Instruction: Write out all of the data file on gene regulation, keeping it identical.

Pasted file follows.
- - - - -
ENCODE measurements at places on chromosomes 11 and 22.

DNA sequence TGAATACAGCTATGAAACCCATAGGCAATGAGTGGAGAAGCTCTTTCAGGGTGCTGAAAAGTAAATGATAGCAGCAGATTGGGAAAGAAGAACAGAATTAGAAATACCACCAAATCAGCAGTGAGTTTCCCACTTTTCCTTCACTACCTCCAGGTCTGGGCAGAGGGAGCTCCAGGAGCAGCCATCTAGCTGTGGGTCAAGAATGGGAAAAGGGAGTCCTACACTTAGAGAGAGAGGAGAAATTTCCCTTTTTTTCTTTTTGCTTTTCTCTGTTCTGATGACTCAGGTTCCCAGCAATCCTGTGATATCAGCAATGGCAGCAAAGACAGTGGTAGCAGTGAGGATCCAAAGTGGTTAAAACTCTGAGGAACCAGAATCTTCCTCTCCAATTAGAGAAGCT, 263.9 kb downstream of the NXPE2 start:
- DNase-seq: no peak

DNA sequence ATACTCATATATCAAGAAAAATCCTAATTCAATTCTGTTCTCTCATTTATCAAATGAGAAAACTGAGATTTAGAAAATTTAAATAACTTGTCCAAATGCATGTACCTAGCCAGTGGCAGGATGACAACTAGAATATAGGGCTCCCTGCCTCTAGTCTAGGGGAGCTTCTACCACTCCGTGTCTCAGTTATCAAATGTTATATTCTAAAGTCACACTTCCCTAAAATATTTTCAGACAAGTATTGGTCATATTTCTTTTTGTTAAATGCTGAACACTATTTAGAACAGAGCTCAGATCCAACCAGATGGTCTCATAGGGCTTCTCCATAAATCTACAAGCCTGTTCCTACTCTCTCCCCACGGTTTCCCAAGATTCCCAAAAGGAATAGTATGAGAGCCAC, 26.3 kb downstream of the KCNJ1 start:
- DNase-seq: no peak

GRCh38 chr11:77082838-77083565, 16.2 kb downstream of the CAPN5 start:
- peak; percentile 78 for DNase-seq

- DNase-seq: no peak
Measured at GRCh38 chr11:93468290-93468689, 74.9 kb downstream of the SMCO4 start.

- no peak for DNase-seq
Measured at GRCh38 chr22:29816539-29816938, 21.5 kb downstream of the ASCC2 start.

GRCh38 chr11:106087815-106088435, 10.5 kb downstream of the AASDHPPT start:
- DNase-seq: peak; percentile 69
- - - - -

ENCODE measurements at places on chromosomes 11 and 22.

DNA sequence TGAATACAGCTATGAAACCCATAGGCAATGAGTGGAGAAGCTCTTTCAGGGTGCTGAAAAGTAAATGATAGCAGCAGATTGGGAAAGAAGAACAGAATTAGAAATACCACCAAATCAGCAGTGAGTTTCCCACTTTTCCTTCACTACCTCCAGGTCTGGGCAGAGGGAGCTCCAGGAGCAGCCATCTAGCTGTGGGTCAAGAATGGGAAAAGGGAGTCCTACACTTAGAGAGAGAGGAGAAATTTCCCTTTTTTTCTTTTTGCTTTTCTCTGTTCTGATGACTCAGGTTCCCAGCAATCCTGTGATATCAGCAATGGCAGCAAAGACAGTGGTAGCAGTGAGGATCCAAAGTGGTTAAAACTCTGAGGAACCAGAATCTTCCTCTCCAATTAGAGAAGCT, 263.9 kb downstream of the NXPE2 start:
- DNase-seq: no peak

DNA sequence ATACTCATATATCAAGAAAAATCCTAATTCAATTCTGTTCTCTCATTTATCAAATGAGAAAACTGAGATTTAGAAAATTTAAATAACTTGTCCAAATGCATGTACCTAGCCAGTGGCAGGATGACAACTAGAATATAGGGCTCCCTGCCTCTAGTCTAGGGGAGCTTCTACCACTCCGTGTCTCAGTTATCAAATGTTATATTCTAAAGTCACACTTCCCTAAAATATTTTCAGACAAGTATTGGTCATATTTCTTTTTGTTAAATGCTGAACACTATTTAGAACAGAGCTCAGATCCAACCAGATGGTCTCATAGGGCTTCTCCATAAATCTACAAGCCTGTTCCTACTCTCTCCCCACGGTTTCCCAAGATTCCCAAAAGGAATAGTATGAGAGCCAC, 26.3 kb downstream of the KCNJ1 start:
- DNase-seq: no peak

GRCh38 chr11:77082838-77083565, 16.2 kb downstream of the CAPN5 start:
- peak; percentile 78 for DNase-seq

- DNase-seq: no peak
Measured at GRCh38 chr11:93468290-93468689, 74.9 kb downstream of the SMCO4 start.

- no peak for DNase-seq
Measured at GRCh38 chr22:29816539-29816938, 21.5 kb downstream of the ASCC2 start.

GRCh38 chr11:106087815-106088435, 10.5 kb downstream of the AASDHPPT start:
- DNase-seq: peak; percentile 69